The R.E curriculum at Monkston is designed to promote the spiritual, moral, social, cultural, mental and physical development and well-being of pupils, following the Milton Keynes Agreed Syllabus. In religious education, pupils acquire and develop knowledge and understanding of Christianity and the principal religions represented in Britain.
An integrated approach is used to make stronger links between believing a faith and its texts and teachings, belonging to a faith and to other believers and behaving in a way that is required by the texts and teachings of each faith. RE is taught so that pupils not only have a secure grasp of these three areas and the links between them, but also to ensure that pupils have an opportunity to make their own responses and reflections to the learning that comes from a study of each of these key strands of religious practice. Throughout Key Stage 1, the focus is on Christianity and Judaism. Throughout Key Stage 2 there is a focus on Christianity, Islam and Hinduism and other faiths and world views where appropriate.
Throughout the R.E curriculum, pupils’ understanding of British values and global issues are capitalised on. RE involves exploring and appreciating different beliefs and practices; thus promoting mutual respect and tolerance of those of other faith. It explores morals, decision-making and learning about religious and ethical rules which enables pupils to explore rules of law within religion and our society. Pupils learn about authority, ethics, relationships, rights and responsibilities, which supports pupils’ understanding of individual liberty.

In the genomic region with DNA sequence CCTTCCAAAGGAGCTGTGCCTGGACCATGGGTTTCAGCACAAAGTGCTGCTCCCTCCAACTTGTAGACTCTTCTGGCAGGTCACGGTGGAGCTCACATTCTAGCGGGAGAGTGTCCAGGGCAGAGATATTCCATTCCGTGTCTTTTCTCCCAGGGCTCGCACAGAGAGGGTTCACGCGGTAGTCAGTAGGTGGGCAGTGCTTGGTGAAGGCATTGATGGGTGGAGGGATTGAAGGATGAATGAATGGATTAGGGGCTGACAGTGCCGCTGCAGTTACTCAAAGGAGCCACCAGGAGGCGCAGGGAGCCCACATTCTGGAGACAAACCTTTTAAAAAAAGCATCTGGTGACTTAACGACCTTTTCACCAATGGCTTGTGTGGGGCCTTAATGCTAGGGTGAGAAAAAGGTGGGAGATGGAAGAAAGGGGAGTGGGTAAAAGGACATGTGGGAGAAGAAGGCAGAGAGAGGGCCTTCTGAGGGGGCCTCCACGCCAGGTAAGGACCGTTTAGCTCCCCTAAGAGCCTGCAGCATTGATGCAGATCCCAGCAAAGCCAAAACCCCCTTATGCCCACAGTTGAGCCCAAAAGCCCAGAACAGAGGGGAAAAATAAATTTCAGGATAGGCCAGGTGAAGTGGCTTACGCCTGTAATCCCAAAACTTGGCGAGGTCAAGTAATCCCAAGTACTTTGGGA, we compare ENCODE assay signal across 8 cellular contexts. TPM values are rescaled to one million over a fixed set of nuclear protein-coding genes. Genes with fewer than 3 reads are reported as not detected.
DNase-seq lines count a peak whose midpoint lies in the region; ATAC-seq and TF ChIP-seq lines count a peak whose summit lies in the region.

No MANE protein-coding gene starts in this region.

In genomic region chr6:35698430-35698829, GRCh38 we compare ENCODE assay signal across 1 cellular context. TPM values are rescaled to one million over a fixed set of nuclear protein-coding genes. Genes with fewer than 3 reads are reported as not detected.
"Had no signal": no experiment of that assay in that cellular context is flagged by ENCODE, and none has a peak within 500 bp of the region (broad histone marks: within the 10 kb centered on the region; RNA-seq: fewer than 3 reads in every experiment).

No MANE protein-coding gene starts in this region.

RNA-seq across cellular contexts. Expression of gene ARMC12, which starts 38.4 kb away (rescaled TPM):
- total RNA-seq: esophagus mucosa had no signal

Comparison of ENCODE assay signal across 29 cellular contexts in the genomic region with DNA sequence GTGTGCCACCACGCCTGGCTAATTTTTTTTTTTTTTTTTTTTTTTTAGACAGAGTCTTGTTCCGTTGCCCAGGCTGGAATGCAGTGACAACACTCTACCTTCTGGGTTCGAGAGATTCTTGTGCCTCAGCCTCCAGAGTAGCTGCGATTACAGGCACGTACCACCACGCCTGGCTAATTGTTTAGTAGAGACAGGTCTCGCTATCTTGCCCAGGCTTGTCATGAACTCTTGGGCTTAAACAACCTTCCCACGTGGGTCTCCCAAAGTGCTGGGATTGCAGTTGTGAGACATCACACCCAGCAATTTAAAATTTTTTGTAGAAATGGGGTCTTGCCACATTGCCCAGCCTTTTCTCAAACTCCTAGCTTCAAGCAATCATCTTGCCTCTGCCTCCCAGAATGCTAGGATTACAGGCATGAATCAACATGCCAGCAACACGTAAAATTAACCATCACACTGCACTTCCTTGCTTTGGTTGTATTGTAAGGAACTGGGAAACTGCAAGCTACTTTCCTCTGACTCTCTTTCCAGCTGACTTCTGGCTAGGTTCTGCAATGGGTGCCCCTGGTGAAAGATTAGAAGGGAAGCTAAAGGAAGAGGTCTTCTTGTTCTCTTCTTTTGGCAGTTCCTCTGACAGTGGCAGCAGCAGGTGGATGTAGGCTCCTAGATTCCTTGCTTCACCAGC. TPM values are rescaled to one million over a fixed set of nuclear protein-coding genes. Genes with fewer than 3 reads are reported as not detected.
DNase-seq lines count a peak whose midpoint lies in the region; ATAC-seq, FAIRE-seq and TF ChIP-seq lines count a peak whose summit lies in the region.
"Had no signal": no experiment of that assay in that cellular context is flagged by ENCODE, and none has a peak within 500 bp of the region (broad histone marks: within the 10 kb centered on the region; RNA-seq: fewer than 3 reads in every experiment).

Examples of this are ‘Special celebrations’ in Year 1, which teaches children to be tolerant and appreciate the cultures and backgrounds of other faiths. In Year 5, the children look at ‘Global influence’ of religion, which allows children to reflect on the diversity of religions and beliefs throughout the world and their impact on communities.
Throughout the R.E curriculum, we explore the different characteristics of learning and deepen the children’s understanding of being inquisitive, resilient, cooperative, creative, resourceful and reflective. Through the use of core questioning, pupils are provided with opportunities to be independent learners, inquisitive, resourceful and cooperative as they acquire and deepen their religious understanding. The children are encouraged to become reflective learners as they interpret and evaluate religious belief and behaviour. At the end of each unit, they are given opportunities to explore their own ideas of identity, purpose and values, again reflecting on religious concepts.